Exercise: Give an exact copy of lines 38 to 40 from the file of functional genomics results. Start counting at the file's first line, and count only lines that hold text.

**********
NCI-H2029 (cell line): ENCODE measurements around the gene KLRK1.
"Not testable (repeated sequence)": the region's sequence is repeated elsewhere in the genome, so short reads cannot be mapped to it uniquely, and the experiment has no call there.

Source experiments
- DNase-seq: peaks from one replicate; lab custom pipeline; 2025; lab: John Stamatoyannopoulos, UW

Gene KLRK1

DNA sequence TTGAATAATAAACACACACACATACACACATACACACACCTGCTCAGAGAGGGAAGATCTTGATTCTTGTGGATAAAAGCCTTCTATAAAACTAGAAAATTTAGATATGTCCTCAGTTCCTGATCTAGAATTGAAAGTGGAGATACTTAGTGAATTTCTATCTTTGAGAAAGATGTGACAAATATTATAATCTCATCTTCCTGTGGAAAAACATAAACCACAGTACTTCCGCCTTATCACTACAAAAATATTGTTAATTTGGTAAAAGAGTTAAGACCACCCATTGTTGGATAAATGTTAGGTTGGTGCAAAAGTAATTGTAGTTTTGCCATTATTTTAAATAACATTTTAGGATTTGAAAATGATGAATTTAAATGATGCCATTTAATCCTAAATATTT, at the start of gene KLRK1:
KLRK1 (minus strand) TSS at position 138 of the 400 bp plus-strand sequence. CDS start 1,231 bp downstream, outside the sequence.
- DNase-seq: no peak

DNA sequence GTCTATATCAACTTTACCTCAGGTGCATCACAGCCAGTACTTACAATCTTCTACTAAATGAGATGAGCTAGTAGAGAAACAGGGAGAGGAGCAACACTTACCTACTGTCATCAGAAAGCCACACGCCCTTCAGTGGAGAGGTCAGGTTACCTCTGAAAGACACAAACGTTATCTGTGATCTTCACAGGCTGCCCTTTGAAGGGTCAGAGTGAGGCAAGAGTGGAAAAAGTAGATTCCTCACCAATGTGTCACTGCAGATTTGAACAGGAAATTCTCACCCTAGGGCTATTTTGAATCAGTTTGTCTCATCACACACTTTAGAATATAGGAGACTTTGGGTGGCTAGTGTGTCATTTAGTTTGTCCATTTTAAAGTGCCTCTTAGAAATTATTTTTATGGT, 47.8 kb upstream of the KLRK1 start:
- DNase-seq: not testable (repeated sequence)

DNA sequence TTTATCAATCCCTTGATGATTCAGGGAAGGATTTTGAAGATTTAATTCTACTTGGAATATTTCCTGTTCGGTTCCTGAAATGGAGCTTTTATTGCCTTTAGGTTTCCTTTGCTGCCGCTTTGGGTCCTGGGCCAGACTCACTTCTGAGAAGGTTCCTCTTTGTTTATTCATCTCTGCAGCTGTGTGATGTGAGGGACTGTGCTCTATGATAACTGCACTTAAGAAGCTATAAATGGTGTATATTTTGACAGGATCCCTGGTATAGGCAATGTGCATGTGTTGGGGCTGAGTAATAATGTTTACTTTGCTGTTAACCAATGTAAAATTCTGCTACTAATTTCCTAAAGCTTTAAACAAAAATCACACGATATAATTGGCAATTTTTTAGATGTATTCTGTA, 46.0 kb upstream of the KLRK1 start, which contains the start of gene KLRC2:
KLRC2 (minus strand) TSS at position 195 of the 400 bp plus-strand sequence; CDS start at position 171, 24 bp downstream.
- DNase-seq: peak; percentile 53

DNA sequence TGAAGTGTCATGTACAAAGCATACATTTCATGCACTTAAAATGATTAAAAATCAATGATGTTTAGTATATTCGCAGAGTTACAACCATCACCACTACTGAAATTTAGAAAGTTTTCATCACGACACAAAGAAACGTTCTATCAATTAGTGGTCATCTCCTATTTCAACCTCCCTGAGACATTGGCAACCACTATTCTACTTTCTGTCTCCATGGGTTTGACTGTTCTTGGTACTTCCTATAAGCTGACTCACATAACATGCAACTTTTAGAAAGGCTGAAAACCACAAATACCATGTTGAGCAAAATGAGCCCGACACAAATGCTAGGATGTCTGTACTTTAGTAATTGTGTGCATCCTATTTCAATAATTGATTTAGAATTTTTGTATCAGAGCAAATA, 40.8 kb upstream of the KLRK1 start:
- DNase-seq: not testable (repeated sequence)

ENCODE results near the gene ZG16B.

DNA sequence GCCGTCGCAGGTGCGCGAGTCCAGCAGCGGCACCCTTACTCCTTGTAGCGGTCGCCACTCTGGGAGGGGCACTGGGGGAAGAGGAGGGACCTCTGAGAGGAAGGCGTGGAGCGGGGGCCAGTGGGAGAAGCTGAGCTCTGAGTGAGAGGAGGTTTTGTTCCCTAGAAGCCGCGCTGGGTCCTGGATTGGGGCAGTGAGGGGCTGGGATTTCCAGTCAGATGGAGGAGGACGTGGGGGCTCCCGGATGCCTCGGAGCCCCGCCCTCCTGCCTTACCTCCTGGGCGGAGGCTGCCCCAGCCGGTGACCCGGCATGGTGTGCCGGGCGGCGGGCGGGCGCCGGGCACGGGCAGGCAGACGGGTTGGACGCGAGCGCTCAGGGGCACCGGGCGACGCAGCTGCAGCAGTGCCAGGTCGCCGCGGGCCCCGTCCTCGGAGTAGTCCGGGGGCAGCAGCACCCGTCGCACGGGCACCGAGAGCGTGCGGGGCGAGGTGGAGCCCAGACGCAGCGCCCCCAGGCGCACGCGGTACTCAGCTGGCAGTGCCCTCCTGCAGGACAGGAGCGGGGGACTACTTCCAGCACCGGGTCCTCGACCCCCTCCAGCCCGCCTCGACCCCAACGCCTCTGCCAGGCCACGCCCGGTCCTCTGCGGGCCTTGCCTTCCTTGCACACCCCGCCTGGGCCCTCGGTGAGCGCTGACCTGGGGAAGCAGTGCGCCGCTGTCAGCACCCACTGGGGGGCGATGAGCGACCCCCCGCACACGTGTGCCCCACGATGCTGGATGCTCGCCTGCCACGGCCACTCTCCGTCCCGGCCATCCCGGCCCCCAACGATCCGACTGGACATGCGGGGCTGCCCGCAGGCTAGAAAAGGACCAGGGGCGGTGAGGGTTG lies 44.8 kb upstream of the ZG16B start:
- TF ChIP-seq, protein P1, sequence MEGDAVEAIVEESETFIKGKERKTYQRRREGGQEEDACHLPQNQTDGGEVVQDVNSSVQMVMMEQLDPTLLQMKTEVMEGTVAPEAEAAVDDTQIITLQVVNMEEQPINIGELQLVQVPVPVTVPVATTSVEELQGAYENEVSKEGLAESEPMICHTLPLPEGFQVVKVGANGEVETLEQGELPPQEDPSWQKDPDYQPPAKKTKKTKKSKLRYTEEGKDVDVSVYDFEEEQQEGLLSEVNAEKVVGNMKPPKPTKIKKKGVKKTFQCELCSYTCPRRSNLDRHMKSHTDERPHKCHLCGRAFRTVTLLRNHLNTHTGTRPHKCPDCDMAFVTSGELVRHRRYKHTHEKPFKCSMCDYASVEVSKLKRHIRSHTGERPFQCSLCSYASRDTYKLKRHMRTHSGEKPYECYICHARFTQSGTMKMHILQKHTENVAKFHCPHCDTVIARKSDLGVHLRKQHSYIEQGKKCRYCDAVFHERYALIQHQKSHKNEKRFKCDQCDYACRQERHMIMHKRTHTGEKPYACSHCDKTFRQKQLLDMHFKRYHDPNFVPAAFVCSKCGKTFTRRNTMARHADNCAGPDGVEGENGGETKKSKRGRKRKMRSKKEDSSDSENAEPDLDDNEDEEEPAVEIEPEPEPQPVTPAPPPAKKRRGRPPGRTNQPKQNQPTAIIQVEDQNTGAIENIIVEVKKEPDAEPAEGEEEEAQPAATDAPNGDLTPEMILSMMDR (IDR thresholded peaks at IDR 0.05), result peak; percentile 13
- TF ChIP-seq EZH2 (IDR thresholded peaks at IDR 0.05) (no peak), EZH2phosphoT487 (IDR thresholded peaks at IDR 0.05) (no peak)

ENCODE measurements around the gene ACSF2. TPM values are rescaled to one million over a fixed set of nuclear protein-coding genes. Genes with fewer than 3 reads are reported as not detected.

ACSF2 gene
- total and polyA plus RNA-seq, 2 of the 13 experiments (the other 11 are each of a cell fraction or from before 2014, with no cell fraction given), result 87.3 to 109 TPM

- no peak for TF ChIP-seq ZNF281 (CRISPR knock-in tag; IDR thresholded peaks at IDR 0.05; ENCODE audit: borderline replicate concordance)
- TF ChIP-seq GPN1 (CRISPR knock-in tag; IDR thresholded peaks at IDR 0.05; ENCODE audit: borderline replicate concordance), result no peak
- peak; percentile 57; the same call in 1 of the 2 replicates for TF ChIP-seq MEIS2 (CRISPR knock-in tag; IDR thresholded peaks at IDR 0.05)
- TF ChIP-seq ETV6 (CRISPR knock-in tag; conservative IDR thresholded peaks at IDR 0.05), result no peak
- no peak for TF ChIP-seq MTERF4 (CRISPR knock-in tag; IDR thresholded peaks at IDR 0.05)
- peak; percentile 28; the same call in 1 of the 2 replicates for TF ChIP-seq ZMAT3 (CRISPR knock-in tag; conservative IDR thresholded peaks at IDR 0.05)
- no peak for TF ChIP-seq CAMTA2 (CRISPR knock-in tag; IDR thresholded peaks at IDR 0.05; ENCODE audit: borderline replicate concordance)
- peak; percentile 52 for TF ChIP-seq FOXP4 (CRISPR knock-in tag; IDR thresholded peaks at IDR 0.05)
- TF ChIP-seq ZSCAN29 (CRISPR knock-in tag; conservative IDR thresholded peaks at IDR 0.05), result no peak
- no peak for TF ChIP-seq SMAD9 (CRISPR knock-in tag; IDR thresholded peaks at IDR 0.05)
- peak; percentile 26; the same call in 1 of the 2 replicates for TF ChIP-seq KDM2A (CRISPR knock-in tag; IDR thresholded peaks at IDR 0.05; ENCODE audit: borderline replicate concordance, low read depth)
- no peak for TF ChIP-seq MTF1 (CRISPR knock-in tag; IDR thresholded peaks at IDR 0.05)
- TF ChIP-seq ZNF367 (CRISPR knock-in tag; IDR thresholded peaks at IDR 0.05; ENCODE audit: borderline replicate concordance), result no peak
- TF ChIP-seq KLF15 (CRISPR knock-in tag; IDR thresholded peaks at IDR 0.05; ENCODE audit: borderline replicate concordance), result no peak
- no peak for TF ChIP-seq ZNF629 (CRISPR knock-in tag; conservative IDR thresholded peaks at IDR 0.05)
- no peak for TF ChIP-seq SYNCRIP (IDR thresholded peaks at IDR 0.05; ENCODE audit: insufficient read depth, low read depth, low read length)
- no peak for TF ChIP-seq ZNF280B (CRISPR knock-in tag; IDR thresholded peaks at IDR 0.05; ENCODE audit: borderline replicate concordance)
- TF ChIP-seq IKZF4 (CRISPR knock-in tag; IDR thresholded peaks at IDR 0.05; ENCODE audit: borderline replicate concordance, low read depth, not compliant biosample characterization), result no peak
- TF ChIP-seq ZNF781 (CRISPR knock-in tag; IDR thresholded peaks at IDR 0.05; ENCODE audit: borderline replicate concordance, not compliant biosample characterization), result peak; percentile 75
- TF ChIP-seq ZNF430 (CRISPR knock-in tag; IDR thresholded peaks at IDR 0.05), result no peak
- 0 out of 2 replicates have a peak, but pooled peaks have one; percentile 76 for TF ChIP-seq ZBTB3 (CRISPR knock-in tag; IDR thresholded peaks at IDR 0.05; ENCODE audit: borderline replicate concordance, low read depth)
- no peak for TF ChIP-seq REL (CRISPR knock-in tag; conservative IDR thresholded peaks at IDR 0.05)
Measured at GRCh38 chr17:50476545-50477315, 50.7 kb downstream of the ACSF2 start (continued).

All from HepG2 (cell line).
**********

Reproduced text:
- no peak for TF ChIP-seq SYNCRIP (IDR thresholded peaks at IDR 0.05; ENCODE audit: insufficient read depth, low read depth, low read length)
- no peak for TF ChIP-seq ZNF280B (CRISPR knock-in tag; IDR thresholded peaks at IDR 0.05; ENCODE audit: borderline replicate concordance)
- TF ChIP-seq IKZF4 (CRISPR knock-in tag; IDR thresholded peaks at IDR 0.05; ENCODE audit: borderline replicate concordance, low read depth, not compliant biosample characterization), result no peak